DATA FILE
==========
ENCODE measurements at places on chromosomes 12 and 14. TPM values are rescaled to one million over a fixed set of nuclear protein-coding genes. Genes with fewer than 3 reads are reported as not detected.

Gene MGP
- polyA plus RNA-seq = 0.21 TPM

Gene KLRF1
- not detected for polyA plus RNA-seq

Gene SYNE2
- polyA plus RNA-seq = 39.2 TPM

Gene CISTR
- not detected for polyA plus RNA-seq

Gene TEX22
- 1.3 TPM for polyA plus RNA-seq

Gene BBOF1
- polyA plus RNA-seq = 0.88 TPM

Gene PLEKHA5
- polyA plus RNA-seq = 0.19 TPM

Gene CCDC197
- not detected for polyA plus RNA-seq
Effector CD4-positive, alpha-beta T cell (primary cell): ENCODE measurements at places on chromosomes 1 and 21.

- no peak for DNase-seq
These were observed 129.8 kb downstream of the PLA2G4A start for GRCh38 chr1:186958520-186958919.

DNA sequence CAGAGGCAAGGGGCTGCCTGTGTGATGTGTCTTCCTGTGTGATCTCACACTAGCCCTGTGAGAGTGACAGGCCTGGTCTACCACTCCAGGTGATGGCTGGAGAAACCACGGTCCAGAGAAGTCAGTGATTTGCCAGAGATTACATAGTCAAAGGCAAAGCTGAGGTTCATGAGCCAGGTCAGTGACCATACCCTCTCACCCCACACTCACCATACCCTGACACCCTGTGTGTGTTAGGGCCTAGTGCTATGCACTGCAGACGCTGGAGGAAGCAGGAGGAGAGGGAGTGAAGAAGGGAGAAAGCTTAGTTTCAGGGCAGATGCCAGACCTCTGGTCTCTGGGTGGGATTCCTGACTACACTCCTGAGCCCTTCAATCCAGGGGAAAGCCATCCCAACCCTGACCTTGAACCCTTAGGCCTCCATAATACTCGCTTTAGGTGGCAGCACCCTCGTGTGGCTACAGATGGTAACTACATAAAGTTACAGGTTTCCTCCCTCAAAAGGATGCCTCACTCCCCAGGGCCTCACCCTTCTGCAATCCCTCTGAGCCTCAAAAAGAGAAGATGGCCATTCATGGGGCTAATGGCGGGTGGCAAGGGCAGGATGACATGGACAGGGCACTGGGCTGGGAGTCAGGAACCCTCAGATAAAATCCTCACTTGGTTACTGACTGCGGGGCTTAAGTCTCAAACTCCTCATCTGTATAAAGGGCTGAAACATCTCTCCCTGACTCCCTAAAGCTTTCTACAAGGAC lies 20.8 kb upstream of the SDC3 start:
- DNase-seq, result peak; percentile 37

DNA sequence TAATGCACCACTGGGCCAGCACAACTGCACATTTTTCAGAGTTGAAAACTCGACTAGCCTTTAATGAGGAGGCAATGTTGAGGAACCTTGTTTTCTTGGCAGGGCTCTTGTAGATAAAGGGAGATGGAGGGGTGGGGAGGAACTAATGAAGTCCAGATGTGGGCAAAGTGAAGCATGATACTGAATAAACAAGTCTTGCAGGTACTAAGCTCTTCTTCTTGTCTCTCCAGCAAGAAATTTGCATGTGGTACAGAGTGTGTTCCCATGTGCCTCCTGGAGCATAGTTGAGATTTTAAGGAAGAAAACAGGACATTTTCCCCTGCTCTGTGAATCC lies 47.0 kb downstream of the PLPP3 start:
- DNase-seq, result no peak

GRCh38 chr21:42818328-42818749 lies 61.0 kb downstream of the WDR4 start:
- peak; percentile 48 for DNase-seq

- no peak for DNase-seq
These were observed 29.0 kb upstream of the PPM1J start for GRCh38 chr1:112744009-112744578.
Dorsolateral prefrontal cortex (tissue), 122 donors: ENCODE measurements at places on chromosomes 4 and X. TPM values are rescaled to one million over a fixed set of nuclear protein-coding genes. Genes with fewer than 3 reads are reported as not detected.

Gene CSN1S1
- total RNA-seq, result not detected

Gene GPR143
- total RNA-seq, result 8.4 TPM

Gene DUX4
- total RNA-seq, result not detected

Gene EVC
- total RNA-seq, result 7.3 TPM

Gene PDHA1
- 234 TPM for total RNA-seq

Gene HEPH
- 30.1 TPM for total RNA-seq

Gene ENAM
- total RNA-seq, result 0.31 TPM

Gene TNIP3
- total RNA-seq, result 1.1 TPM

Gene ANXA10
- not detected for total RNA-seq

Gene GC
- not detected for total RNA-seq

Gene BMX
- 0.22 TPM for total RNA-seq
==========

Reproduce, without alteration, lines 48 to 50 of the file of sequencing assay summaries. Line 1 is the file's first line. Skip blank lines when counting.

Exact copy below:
Gene GC
- not detected for total RNA-seq

Gene BMX